While this decision isn’t always a fan favorite, trading out of the first round this year could make a lot of sense for the Green Bay Packers.
Trading back in the draft, especially out of the first round, is a concept that can irk many football fans. And for fans of the Green Bay Packers, most remember all to well that they had the opportunity to select T.J. Watt back in 2017, but instead chose to drop out of the first round and eventually ended up with Kevin King.
While to this day many still wonder “what if” when it comes to Watt and King, as we look ahead to this year’s upcoming draft where they have the 30th overall selection, once again trading out of the first round is a real possibility for Green Bay.
Of course, whether or not that happens is largely dependent on what happens in free agency. For example, we have seen many mock drafts having the Packers select an inside linebacker at pick 30. However, if in free agency they land Cory Littleton at $13 million a year, obviously the chances of them selecting an inside linebacker in the first round greatly decreases. And this is something that needs to be kept in mind as we all look at mock drafts prior to the free agency period.
So as we continue to look ahead to April’s draft, there are a few scenarios that could very well take place and result in the Packers moving out of the first round.
For one, if the Green Bay Packers re-sign Bryan Bulaga and land an inside linebacker in free agency that they feel can be a difference-maker, given the depth at wide receiver in this class, trading back a few spots to land additional picks makes sense.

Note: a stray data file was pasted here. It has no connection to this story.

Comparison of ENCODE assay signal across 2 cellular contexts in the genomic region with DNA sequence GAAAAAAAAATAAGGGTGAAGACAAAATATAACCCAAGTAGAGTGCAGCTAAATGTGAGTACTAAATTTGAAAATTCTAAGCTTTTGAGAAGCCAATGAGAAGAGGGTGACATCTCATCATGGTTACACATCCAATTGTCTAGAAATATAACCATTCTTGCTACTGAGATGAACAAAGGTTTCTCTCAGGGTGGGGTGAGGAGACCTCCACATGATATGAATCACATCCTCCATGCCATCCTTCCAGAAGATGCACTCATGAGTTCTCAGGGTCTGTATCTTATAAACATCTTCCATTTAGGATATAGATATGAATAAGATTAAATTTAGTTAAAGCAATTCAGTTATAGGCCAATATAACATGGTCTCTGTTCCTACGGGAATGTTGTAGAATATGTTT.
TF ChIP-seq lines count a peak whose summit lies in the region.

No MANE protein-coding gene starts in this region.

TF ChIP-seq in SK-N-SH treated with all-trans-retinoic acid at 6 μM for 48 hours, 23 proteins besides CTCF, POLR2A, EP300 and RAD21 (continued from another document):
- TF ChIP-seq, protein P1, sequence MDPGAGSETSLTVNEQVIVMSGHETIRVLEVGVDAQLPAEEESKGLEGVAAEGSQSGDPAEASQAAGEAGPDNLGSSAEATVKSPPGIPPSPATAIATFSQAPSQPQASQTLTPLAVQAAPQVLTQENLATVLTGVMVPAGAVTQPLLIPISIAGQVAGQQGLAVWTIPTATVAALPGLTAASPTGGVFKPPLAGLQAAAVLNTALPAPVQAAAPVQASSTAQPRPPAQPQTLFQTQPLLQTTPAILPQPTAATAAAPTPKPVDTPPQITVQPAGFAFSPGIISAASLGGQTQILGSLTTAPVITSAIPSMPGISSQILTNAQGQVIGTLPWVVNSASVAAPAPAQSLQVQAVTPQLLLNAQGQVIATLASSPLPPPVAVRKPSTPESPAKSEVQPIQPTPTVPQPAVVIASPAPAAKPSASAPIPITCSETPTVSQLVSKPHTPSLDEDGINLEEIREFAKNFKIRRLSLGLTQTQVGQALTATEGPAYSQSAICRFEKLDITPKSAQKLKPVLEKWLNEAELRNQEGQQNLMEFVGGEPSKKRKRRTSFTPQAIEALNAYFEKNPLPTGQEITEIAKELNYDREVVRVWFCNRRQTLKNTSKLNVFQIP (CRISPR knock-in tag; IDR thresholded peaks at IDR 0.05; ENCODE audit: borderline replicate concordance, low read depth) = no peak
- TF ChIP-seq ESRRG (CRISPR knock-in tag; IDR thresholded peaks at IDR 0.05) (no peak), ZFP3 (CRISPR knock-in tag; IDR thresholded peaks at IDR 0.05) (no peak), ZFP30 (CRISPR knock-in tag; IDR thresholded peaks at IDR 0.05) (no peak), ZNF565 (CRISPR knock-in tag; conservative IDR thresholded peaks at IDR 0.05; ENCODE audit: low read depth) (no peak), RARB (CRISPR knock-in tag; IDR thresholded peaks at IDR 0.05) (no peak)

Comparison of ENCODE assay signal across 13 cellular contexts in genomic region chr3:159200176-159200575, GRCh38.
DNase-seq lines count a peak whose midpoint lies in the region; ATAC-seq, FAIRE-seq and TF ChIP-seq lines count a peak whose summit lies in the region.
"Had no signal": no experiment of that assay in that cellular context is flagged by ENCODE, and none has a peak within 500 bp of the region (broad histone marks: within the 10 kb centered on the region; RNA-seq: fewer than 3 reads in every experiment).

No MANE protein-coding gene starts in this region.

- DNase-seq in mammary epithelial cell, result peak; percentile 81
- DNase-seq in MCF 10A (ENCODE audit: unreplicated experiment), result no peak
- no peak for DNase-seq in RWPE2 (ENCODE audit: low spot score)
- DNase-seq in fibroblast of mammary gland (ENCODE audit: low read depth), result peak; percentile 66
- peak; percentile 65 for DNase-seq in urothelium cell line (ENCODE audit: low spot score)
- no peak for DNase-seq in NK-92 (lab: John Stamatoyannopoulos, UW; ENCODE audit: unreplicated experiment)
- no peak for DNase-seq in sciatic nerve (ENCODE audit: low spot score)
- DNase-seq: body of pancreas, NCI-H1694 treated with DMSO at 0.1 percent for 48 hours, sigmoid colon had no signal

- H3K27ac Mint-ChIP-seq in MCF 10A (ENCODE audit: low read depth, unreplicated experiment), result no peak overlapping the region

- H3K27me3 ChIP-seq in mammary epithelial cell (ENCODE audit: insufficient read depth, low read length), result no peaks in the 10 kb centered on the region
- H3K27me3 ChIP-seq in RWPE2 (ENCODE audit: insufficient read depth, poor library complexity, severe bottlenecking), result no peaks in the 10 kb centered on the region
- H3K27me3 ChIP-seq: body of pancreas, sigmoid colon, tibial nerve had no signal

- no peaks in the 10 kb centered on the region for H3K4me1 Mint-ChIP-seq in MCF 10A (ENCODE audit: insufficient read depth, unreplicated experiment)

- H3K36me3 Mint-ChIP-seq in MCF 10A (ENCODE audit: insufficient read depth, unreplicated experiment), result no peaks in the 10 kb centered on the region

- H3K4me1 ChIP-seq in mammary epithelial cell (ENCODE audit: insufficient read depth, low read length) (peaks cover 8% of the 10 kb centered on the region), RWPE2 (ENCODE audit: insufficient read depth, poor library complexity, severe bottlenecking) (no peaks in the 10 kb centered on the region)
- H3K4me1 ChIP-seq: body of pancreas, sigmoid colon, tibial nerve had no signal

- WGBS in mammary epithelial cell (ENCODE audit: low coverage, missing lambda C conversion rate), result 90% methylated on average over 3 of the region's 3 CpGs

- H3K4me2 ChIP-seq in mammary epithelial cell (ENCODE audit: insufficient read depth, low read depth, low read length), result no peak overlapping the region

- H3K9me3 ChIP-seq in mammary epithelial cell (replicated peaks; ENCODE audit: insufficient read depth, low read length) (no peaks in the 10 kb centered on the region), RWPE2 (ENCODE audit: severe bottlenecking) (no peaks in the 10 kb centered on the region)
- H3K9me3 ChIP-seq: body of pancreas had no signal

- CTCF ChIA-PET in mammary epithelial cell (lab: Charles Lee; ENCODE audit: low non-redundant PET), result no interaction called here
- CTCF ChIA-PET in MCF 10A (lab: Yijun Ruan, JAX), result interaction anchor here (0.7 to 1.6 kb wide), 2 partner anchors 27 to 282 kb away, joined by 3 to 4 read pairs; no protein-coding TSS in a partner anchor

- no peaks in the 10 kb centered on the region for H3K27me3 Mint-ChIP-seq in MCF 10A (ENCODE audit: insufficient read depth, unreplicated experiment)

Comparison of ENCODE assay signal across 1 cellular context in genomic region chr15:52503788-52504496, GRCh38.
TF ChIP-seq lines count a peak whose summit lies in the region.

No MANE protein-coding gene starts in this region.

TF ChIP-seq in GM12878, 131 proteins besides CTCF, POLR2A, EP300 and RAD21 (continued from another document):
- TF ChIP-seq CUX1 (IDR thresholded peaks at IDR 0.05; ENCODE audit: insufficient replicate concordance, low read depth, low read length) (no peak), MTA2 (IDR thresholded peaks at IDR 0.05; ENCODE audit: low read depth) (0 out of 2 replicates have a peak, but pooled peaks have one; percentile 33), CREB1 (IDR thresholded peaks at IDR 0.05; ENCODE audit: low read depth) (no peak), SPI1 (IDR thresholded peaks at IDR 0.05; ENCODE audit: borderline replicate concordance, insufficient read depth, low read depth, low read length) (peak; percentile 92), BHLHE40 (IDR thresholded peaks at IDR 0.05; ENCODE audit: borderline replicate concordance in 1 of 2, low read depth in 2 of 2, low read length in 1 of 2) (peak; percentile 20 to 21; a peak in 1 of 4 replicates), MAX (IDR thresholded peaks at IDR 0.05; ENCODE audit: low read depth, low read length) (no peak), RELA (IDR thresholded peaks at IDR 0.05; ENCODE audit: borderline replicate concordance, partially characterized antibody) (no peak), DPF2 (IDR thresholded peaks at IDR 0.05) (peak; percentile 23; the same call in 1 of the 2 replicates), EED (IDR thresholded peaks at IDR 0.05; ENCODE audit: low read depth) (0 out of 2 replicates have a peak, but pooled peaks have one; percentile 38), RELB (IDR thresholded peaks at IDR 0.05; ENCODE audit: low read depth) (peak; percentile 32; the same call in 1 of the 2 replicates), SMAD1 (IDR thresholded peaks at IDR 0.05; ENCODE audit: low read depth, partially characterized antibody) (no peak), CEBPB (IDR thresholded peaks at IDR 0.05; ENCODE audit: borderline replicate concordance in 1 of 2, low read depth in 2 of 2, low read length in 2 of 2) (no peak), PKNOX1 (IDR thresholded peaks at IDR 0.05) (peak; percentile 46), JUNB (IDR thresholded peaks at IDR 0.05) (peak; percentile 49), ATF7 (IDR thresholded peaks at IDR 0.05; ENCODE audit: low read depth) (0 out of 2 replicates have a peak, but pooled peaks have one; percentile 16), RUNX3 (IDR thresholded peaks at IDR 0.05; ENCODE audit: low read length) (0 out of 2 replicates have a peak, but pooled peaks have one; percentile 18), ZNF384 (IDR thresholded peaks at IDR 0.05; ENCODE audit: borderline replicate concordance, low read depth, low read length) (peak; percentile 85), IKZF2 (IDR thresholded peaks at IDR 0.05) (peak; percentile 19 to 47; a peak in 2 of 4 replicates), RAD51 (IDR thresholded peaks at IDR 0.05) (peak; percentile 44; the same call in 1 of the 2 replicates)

Another example includes if they don’t land their much-needed inside linebacker in free agency and Kenneth Murray and Patrick Queen are already off the board by the time Green Bay is on the clock. Once again with the depth at receiver and the drop-off in talent at inside linebacker after Murray and Queen, trading back is certainly an option for them in this scenario.
Or simply, what if Brian Gutekunst receives an offer that he can’t refuse? In recent years we’ve seen teams give up a boat load to land a quarterback and if one prospect falls to the bottom of round one like Lamar Jackson did, the Packers could be in a position to take advantage of that situation as long as they are comfortable with their free agent acquisitions and which players are left on their big board.
There are other scenarios that can be conjured up and at this time I’m not advocating that Green Bay should trade back, but my point with all of this is that what they do on draft night is strongly correlated to what happens in free agency.
And just because most would agree that Green Bay needs an inside linebacker and needs to add more receiver talent, that doesn’t mean that trading out of round one isn’t an option. If they’ve met certain needs in free agency, or know they can address needs later on in the draft while accumulating extra picks, or even if the value just isn’t there with the 30th pick, all of those scenarios could lead to a trade.